Bioenergy can support food security, countering the “fuel vs food” argument that biofuels contribute to world hunger.
Siwa Msangi, Senior Research Fellow at the International Food Policy Research Institute (IFPRI) told ELN farmers in developing nations can produce reliable sources of fuel and food from one crop, known as a flex crop.
Brazilian farmers crush sugarcane to create sugar (food) and ethanol (fuel), with waste pulp providing further electricity when it is burned. They can grow 90 tons per hectare and alter production to match food demand or fuel market prices.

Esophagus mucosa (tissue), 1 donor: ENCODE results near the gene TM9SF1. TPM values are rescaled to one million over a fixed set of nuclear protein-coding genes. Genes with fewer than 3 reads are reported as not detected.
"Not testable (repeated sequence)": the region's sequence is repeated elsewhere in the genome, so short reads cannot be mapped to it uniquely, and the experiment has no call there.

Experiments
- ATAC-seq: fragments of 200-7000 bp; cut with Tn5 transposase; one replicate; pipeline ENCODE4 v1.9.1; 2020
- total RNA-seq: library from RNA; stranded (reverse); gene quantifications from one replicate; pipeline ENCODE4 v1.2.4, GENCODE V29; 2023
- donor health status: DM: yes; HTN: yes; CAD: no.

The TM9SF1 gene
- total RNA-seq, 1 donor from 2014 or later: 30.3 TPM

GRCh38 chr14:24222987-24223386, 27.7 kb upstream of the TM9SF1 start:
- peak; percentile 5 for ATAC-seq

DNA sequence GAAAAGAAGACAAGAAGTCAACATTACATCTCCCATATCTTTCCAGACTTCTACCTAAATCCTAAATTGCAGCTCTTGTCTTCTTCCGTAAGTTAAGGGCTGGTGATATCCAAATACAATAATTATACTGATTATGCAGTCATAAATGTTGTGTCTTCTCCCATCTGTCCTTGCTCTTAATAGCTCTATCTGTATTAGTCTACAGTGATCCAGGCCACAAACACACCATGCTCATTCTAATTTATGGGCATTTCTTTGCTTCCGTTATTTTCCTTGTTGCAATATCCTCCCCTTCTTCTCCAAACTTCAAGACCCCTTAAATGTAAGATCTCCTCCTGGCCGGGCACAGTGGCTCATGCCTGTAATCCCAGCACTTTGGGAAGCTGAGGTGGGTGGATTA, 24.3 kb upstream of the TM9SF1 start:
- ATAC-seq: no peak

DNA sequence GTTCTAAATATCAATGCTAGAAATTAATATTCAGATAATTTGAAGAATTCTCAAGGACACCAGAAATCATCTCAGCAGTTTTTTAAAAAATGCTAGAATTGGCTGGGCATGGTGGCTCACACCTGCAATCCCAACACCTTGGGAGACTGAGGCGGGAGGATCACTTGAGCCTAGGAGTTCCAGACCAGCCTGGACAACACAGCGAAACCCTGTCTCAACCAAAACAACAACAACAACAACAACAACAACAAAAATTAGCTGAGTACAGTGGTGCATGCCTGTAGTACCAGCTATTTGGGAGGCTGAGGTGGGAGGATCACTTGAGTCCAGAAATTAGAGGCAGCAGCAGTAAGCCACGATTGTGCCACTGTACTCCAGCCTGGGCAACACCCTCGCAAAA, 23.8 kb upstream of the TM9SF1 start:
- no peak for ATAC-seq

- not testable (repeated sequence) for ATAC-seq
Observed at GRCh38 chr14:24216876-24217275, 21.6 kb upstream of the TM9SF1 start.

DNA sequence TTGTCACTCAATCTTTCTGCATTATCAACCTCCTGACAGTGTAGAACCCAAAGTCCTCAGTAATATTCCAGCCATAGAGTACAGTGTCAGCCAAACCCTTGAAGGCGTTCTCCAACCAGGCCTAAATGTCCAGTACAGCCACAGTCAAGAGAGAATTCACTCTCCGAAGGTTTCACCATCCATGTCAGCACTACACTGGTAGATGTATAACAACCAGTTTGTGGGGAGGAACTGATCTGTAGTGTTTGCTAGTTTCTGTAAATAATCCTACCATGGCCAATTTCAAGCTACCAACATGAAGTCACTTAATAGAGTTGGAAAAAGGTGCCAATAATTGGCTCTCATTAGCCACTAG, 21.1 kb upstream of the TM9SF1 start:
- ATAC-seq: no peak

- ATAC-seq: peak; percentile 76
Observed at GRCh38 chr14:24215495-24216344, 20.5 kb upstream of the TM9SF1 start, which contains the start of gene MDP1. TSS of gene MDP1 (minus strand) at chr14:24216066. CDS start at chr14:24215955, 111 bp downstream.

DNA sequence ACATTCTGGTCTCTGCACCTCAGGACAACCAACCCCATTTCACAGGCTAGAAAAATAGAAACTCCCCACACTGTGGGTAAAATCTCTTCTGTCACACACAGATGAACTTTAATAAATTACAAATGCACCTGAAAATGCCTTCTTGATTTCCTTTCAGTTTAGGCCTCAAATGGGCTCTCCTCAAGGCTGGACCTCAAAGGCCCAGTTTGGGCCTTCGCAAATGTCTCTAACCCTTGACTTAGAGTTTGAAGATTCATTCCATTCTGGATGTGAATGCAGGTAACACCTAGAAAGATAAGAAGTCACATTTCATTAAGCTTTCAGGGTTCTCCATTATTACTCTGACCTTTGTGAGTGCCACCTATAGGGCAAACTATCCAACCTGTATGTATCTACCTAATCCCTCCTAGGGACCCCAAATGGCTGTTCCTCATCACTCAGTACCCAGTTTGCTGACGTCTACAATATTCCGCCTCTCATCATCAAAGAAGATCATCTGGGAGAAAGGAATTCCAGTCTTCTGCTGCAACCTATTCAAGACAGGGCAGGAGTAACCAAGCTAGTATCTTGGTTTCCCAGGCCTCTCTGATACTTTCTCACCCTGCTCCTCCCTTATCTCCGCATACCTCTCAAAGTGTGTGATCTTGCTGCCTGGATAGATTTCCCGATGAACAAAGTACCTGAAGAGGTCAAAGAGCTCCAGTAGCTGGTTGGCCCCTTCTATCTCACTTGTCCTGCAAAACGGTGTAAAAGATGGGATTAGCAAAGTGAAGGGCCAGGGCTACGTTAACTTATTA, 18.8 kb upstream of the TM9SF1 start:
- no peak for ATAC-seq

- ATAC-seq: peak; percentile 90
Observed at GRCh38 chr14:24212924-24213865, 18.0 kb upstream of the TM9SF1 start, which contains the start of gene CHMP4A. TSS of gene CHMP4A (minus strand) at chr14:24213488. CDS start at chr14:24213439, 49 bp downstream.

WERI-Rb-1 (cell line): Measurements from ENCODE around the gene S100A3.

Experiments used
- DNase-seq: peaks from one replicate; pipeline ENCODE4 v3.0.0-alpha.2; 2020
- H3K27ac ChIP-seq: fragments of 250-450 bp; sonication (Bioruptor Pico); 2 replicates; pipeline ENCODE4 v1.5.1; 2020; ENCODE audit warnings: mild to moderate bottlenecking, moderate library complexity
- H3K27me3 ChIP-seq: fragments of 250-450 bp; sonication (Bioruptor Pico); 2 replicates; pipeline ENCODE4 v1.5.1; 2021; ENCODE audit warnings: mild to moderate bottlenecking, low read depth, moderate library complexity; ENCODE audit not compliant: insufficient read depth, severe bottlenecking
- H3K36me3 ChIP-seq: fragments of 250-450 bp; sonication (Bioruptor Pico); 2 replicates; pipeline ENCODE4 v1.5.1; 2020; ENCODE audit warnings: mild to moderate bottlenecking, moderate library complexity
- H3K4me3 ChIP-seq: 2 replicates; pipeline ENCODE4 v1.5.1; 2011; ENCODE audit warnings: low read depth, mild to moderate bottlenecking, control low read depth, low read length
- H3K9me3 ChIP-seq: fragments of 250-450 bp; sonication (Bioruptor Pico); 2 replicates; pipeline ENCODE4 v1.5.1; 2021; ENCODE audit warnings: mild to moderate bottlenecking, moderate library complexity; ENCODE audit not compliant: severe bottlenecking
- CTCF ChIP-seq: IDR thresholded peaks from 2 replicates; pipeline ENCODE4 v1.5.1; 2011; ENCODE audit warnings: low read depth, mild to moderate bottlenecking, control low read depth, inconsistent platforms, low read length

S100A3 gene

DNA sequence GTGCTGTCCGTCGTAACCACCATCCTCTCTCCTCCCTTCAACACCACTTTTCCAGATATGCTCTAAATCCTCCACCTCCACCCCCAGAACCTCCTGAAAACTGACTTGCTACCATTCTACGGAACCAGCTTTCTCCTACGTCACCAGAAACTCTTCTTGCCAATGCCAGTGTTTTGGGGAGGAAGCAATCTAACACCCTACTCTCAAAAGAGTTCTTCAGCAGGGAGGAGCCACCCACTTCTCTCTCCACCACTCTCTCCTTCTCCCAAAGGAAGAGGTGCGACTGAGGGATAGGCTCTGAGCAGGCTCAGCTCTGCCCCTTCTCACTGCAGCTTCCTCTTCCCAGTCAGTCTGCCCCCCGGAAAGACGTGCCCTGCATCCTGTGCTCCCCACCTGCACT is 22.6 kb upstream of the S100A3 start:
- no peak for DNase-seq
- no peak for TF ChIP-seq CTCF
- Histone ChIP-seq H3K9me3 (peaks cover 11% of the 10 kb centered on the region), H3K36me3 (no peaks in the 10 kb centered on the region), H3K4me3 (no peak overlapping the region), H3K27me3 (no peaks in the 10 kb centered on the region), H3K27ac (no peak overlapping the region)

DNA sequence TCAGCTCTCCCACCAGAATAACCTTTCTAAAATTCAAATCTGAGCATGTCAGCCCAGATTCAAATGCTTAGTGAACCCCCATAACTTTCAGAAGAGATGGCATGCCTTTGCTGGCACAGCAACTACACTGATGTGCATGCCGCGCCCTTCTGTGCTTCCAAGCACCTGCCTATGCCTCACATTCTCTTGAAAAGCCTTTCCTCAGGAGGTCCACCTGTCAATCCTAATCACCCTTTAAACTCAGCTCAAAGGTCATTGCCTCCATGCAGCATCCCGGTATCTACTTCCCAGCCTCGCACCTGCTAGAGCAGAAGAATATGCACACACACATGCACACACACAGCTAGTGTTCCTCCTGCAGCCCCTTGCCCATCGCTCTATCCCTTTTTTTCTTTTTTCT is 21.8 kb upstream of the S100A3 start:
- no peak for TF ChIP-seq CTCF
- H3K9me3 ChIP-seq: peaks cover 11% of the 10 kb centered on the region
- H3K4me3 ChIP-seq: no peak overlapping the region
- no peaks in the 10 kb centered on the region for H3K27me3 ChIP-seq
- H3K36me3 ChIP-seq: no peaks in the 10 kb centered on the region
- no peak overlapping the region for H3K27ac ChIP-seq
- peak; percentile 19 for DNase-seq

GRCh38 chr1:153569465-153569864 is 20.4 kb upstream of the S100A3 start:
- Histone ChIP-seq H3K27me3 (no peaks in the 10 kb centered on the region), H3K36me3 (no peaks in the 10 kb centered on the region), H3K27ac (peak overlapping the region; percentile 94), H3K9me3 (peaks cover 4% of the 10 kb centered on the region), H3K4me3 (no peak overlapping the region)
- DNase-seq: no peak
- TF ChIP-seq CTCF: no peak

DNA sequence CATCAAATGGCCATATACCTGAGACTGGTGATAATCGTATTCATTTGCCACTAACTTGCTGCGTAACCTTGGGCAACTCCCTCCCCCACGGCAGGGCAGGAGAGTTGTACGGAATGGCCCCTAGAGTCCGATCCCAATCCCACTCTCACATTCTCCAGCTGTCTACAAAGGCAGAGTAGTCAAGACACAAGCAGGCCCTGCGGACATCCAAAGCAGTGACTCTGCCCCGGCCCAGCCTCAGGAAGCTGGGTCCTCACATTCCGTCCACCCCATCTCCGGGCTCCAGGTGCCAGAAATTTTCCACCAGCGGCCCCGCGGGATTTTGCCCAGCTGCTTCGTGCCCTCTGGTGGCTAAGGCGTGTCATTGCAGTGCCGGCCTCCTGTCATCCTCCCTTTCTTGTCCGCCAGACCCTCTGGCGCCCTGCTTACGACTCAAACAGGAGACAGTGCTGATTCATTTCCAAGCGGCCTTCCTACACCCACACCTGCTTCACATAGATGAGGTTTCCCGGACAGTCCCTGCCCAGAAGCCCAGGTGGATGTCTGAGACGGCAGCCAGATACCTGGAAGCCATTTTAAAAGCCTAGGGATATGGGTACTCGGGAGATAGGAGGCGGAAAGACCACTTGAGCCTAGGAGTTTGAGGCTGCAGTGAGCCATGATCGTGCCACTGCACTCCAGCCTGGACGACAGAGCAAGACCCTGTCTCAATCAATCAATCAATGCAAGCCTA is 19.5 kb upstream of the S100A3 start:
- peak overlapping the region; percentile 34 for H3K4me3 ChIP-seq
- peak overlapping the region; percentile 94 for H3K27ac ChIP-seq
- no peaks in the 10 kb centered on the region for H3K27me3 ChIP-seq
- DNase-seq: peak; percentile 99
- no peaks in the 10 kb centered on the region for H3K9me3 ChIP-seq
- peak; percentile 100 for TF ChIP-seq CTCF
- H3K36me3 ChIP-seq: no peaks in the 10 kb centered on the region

Mr Msangi said: “You need to pick a type of crop that is highly productive [with a] well established value chain for its processing and distribution.”
The IFPRI report comes amid concerns fields of plants for biofuel production are taking the place of essential food crops.
It states too often farmers choose “quick and cheap” crops that are ultimately a waste of resources. Education and initial investments are needed so farmers know which plants will work and can get access to them.
Mr Msangi added: “Subsidies should be aimed at the processors themselves to at least get them over the hump of the initial investment. Long term subsidies tend to skew incentives and undermine the types of competitiveness you need for long term efficiency.”
He believes land is often not the limiting factor of production – soil fertility is. Investments in proper cultivation techniques and surrounding education could mean a lasting supply of both fuel and food for developing communities.